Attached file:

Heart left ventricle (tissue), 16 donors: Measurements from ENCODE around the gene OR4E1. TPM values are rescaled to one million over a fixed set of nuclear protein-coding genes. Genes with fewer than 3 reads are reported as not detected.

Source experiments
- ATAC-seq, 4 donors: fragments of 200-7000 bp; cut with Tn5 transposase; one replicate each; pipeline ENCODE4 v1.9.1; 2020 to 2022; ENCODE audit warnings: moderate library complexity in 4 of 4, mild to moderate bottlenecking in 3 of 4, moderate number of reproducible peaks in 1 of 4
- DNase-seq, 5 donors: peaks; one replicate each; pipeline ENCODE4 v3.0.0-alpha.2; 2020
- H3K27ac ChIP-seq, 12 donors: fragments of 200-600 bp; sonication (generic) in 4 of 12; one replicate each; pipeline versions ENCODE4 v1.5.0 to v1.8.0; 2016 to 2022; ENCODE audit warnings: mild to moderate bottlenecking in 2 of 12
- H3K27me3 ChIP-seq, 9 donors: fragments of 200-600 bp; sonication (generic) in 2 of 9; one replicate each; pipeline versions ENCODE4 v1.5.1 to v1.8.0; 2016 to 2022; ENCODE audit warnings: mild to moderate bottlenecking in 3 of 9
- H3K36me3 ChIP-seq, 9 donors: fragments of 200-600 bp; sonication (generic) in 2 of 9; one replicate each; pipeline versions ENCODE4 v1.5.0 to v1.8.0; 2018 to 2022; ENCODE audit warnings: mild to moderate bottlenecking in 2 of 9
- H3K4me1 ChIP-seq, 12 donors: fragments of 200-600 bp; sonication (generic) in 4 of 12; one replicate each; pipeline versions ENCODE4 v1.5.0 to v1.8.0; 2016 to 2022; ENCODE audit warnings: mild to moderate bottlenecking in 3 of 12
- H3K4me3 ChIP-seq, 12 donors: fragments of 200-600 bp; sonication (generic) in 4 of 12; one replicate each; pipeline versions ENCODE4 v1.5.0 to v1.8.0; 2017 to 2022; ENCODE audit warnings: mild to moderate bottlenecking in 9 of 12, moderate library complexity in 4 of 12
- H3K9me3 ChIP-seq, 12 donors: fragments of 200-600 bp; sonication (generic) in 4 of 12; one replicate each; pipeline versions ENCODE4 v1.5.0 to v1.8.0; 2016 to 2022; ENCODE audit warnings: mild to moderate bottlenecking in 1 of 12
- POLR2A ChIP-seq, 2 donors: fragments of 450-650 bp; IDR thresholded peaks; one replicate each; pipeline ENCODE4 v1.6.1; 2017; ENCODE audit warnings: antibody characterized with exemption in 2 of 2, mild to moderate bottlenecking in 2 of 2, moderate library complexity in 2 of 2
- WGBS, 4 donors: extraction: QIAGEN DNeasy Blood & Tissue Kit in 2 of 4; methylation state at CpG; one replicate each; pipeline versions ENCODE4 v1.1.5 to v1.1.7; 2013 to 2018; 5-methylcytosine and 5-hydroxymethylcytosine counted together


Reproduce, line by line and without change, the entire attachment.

Heart left ventricle (tissue), 16 donors: Measurements from ENCODE around the gene OR4E1. TPM values are rescaled to one million over a fixed set of nuclear protein-coding genes. Genes with fewer than 3 reads are reported as not detected.

Source experiments
- ATAC-seq, 4 donors: fragments of 200-7000 bp; cut with Tn5 transposase; one replicate each; pipeline ENCODE4 v1.9.1; 2020 to 2022; ENCODE audit warnings: moderate library complexity in 4 of 4, mild to moderate bottlenecking in 3 of 4, moderate number of reproducible peaks in 1 of 4
- DNase-seq, 5 donors: peaks; one replicate each; pipeline ENCODE4 v3.0.0-alpha.2; 2020
- H3K27ac ChIP-seq, 12 donors: fragments of 200-600 bp; sonication (generic) in 4 of 12; one replicate each; pipeline versions ENCODE4 v1.5.0 to v1.8.0; 2016 to 2022; ENCODE audit warnings: mild to moderate bottlenecking in 2 of 12
- H3K27me3 ChIP-seq, 9 donors: fragments of 200-600 bp; sonication (generic) in 2 of 9; one replicate each; pipeline versions ENCODE4 v1.5.1 to v1.8.0; 2016 to 2022; ENCODE audit warnings: mild to moderate bottlenecking in 3 of 9
- H3K36me3 ChIP-seq, 9 donors: fragments of 200-600 bp; sonication (generic) in 2 of 9; one replicate each; pipeline versions ENCODE4 v1.5.0 to v1.8.0; 2018 to 2022; ENCODE audit warnings: mild to moderate bottlenecking in 2 of 9
- H3K4me1 ChIP-seq, 12 donors: fragments of 200-600 bp; sonication (generic) in 4 of 12; one replicate each; pipeline versions ENCODE4 v1.5.0 to v1.8.0; 2016 to 2022; ENCODE audit warnings: mild to moderate bottlenecking in 3 of 12
- H3K4me3 ChIP-seq, 12 donors: fragments of 200-600 bp; sonication (generic) in 4 of 12; one replicate each; pipeline versions ENCODE4 v1.5.0 to v1.8.0; 2017 to 2022; ENCODE audit warnings: mild to moderate bottlenecking in 9 of 12, moderate library complexity in 4 of 12
- H3K9me3 ChIP-seq, 12 donors: fragments of 200-600 bp; sonication (generic) in 4 of 12; one replicate each; pipeline versions ENCODE4 v1.5.0 to v1.8.0; 2016 to 2022; ENCODE audit warnings: mild to moderate bottlenecking in 1 of 12
- POLR2A ChIP-seq, 2 donors: fragments of 450-650 bp; IDR thresholded peaks; one replicate each; pipeline ENCODE4 v1.6.1; 2017; ENCODE audit warnings: antibody characterized with exemption in 2 of 2, mild to moderate bottlenecking in 2 of 2, moderate library complexity in 2 of 2
- WGBS, 4 donors: extraction: QIAGEN DNeasy Blood & Tissue Kit in 2 of 4; methylation state at CpG; one replicate each; pipeline versions ENCODE4 v1.1.5 to v1.1.7; 2013 to 2018; 5-methylcytosine and 5-hydroxymethylcytosine counted together